/ 24 June 2008

A secret fresh start

From a plastic chair on his front porch Samir looked out over a garden neatly planted with rose bushes. In this house Samir, his wife and five of their children are living a new life, surrounded by Jewish Israeli neighbours and in the firing line of the makeshift Palestinian rockets that target the Israeli town of Sderot. Last year one of these Qassam rockets fired only a few kilometres away in Gaza crashed into his garden, sending shrapnel up the front of the house.

Samir is not his real name, for this heavy-set, 52-year-old Palestinian is scared to reveal his true identity. This is his fresh start, his reward after working for more than 20 years in secret in his native Gaza as a collaborator with the Israeli security forces. ”I don’t regret any of my story,” he said. ”I’m very happy that I helped the state of Israel. Here everything is straightforward, not like with the Arabs. Here there is a law and there are rights.”

Many of Sderot’s residents are trying to sell their houses and move to safer towns beyond the reach of the rockets. But Palestinians such as Samir are moving in, in part because property is cheaper but also because there are others like them here, a community of about 80 collaborators — they prefer to use a Hebrew word that translates as ”assistants” — and their close relatives.

Most arrived before the rockets, when Sderot was simply an inexpensive Israeli town close to the Gaza border and convenient for occasional family visits. Those visits are now too dangerous and most of the Palestinians in Sderot now acknowledge they can never go home.

Samir was caught in 1994, the year that Yasser Arafat returned to Gaza in the wake of the Oslo peace accords. A friend and distant relative had given up Samir’s name during a brutal interrogation. Samir had spent years giving the Israelis whatever information he could find about the armed groups and their planned attacks, work he kept secret even from his wife. But Palestinian collaborators risk death if they are caught by their own people.

Samir was lucky: he was held in jail for four years, tortured and then forced to give up his savings, sell his land and his wife’s jewellery to buy his way out of jail. Eventually one morning in 2000 he escaped into Israel and asked his handlers for help. He was given an Israeli residency permit, which he must renew every two years, and was allowed to bring out his wife and five youngest children. The five older children, who were all married, had to stay behind.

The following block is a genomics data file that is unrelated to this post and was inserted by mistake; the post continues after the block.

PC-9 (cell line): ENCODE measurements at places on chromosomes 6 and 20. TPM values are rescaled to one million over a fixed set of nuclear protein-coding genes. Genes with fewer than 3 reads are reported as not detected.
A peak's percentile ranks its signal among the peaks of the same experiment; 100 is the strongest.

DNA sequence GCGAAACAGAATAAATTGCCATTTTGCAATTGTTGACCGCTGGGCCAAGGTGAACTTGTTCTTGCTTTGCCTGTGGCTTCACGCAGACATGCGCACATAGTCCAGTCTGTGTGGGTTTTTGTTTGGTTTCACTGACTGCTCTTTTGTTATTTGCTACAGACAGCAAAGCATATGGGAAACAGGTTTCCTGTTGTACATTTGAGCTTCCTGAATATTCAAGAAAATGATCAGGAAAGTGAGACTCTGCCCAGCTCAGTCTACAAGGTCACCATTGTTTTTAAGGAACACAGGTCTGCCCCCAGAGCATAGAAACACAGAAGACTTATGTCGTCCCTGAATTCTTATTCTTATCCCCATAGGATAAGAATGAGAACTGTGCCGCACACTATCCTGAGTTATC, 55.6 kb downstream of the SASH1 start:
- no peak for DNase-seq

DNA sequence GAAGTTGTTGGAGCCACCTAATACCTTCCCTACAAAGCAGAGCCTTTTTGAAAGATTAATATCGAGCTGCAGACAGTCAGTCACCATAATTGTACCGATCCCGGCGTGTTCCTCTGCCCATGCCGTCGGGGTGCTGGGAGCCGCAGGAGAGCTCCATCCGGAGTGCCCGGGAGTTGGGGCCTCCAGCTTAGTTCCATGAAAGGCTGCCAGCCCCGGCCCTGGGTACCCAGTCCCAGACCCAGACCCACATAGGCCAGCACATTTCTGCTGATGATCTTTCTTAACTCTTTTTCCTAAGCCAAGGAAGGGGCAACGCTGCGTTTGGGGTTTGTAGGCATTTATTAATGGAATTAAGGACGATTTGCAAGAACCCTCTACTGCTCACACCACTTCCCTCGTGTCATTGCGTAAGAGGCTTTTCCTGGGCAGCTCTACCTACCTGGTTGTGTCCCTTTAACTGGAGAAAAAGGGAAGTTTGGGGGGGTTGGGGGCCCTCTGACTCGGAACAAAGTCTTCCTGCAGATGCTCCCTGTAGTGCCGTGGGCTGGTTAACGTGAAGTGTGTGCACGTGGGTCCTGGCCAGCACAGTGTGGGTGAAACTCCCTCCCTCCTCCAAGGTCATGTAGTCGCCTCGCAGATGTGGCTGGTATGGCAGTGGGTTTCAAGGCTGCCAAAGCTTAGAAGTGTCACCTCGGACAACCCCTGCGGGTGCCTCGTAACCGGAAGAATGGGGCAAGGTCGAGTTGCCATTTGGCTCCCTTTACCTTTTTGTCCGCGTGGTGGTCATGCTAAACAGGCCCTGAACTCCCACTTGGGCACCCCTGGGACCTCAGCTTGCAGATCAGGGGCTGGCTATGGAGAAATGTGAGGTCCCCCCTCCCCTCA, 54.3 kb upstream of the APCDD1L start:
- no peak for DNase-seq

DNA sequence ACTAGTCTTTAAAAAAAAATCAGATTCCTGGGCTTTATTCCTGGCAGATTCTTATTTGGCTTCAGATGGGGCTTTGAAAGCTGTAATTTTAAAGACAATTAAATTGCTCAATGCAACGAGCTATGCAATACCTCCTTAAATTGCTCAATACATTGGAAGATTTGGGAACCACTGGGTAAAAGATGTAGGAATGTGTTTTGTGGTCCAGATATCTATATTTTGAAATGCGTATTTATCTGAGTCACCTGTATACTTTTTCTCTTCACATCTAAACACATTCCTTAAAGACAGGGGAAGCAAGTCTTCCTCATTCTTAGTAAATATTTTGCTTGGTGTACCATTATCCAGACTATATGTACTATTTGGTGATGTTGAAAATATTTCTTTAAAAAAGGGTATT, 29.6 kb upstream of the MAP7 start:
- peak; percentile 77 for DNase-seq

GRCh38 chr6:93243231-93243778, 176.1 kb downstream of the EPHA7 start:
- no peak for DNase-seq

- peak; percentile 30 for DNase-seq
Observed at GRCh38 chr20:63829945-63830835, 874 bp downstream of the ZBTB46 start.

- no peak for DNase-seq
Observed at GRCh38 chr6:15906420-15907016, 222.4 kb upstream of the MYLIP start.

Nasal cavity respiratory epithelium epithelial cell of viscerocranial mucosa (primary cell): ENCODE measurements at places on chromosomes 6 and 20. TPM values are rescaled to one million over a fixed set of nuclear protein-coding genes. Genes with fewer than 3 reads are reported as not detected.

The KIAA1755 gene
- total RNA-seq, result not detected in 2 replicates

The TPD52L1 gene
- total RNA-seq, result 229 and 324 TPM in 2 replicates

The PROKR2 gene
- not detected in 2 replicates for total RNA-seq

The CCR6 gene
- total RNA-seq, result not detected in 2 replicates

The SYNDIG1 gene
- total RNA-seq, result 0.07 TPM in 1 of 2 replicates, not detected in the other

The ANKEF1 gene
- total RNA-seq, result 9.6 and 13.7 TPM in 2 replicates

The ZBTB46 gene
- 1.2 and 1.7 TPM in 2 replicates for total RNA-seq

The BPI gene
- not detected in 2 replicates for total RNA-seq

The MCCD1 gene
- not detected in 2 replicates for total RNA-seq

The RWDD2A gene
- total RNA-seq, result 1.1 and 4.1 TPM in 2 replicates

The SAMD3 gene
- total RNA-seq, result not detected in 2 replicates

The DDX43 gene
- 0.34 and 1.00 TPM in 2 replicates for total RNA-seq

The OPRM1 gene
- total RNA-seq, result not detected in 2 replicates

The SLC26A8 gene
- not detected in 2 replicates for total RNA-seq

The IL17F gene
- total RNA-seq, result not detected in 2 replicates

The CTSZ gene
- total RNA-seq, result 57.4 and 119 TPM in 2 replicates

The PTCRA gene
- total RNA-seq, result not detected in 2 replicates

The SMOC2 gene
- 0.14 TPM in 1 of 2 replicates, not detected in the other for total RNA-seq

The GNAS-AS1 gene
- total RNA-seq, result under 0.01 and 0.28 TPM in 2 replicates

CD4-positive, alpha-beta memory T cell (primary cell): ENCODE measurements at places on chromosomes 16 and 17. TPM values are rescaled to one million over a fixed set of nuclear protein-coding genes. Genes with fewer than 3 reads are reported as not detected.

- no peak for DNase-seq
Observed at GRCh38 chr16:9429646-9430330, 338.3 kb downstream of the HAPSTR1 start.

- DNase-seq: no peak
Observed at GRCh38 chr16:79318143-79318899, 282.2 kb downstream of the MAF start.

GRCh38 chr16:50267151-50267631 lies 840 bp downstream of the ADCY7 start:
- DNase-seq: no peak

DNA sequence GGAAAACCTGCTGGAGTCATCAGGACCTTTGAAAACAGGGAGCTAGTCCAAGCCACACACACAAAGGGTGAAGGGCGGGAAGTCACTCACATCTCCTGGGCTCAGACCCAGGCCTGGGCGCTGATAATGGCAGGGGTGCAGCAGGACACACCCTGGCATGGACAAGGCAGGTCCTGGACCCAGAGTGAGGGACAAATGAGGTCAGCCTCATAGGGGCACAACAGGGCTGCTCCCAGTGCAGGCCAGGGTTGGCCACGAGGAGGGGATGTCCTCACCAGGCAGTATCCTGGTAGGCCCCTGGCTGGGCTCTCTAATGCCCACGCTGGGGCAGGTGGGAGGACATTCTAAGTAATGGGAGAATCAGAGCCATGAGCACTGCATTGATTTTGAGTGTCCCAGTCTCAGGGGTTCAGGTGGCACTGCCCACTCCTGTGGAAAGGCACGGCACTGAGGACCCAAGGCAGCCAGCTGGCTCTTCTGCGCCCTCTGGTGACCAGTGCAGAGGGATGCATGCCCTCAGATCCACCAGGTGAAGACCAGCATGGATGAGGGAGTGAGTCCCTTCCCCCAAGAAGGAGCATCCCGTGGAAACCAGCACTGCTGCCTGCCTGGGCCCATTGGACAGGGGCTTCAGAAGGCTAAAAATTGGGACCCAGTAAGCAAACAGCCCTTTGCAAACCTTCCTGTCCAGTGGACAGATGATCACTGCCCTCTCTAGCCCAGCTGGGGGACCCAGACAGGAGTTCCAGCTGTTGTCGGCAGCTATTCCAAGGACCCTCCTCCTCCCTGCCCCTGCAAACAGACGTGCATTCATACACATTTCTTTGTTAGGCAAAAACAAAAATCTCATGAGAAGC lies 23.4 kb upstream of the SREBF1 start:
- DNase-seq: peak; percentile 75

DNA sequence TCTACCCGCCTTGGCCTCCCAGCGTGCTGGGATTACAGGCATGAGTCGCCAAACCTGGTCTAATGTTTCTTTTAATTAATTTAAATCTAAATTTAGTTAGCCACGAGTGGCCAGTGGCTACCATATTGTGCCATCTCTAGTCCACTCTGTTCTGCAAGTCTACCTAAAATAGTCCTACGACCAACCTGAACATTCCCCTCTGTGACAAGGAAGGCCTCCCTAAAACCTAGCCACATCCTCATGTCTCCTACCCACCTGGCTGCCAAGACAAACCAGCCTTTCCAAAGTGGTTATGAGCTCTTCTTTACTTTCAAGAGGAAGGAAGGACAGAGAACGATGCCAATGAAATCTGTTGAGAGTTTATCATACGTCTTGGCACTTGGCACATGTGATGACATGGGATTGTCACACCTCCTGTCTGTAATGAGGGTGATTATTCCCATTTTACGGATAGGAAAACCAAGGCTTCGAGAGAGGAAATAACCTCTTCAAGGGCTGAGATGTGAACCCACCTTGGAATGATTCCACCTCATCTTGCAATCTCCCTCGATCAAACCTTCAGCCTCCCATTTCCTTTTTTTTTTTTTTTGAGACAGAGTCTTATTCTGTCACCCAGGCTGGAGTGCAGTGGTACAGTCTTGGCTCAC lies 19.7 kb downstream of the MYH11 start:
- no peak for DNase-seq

At first the family lived in Haifa and then moved to Sderot about seven years ago. The Israeli security forces paid for the house and left Samir to restart his life.

Today his children study at the local Hebrew-language school, speak the language fluently, dress more like Israelis than Palestinians and count Jewish Israelis among their friends. One of his sons spent four years working as an interrogator with the Israeli security forces at a nearby prison, questioning Palestinian detainees.

Most of those in Sderot were recruited during the years of Israel’s­ full military occupation of Gaza, before the Oslo accords and long before the settlers were withdrawn in 2005. Some were arrested for drug-trafficking or other criminal offences and were offered work as informants as a way to escape jail time, others were uniformed policemen working for the Israeli occupation. Few seem to have started for the money.

Samir began after his brother was wrongly accused of being a collaborator and killed in the early 1970s. By giving information on the groups who killed his brother he sought revenge. ”Because of what they did to my brother I decided to work for the Israelis. He was so strong, so beautiful and they killed him for something he hadn’t done.” He hid documents in his roof and speaks proudly of how for years he operated in complete secrecy.

On the other side of town is another collaborator, who used the pseudonym Subhi. He arrived in Sderot in 1996 and now runs a successful business, drives a BMW and boasts of his contacts with the ”dignified people of Sderot”.